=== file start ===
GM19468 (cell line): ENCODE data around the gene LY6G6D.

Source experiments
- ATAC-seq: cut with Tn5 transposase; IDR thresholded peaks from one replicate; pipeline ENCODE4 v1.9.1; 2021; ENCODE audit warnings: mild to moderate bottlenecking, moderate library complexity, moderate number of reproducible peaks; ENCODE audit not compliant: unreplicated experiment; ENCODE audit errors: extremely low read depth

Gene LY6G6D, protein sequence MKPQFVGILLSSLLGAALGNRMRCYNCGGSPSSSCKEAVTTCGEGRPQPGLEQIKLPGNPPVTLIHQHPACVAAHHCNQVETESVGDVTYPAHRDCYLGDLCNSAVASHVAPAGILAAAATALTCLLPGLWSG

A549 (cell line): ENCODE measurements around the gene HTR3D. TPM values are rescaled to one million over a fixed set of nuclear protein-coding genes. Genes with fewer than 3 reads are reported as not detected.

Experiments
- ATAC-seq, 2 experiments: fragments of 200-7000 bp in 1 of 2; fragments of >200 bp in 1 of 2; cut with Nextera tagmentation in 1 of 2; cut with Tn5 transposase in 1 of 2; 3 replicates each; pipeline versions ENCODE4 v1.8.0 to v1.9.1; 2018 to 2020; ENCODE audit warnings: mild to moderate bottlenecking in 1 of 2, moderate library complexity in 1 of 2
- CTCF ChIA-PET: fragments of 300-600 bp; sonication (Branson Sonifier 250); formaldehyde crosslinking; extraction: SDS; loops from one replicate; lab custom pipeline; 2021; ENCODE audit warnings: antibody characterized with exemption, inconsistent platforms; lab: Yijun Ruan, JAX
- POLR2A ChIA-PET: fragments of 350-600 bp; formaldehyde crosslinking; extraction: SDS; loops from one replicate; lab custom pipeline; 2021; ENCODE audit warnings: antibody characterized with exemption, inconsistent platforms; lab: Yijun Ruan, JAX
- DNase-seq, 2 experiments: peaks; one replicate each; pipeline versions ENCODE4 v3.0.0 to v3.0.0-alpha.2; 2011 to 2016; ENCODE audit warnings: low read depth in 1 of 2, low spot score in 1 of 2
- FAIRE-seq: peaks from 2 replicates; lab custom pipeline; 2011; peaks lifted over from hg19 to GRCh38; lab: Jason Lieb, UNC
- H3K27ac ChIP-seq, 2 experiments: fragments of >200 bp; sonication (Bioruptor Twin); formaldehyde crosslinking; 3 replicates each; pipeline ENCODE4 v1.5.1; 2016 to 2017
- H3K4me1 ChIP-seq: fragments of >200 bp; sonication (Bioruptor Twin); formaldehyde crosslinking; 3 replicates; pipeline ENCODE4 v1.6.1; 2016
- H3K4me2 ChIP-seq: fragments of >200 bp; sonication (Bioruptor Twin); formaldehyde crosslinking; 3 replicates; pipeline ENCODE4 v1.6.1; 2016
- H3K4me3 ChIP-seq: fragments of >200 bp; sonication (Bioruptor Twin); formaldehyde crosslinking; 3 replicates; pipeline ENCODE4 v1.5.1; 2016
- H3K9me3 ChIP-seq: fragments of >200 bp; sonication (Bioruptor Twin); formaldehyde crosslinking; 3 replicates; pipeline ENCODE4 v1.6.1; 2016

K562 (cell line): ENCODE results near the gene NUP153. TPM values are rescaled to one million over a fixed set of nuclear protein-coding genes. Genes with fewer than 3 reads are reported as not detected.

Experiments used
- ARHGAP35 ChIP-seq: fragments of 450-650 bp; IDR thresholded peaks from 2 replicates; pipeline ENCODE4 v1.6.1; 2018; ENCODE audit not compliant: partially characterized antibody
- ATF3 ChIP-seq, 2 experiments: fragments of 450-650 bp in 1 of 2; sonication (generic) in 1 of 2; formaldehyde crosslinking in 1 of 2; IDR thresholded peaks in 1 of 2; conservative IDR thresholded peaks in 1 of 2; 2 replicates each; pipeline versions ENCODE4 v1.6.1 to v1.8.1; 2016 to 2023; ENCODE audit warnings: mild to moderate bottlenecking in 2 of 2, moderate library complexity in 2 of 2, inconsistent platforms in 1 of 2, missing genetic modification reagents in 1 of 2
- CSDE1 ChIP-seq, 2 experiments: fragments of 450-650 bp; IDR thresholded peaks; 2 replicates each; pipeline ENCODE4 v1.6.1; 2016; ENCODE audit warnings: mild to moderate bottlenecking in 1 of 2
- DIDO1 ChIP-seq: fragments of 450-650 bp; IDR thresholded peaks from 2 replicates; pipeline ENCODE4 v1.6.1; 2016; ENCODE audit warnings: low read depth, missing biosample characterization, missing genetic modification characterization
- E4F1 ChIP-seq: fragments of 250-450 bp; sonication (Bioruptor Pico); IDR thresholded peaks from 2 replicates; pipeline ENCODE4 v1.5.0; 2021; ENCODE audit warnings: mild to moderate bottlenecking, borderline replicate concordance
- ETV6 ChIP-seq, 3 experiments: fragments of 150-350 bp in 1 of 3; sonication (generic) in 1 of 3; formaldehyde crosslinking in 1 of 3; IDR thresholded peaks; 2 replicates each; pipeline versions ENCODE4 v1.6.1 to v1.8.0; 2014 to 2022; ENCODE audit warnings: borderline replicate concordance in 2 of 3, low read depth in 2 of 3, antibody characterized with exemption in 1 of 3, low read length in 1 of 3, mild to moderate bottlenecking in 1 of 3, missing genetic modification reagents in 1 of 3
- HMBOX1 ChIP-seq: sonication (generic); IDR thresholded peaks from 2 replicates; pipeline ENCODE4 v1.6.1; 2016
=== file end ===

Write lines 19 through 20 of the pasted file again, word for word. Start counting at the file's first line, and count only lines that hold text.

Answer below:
- ARHGAP35 ChIP-seq: fragments of 450-650 bp; IDR thresholded peaks from 2 replicates; pipeline ENCODE4 v1.6.1; 2018; ENCODE audit not compliant: partially characterized antibody
- ATF3 ChIP-seq, 2 experiments: fragments of 450-650 bp in 1 of 2; sonication (generic) in 1 of 2; formaldehyde crosslinking in 1 of 2; IDR thresholded peaks in 1 of 2; conservative IDR thresholded peaks in 1 of 2; 2 replicates each; pipeline versions ENCODE4 v1.6.1 to v1.8.1; 2016 to 2023; ENCODE audit warnings: mild to moderate bottlenecking in 2 of 2, moderate library complexity in 2 of 2, inconsistent platforms in 1 of 2, missing genetic modification reagents in 1 of 2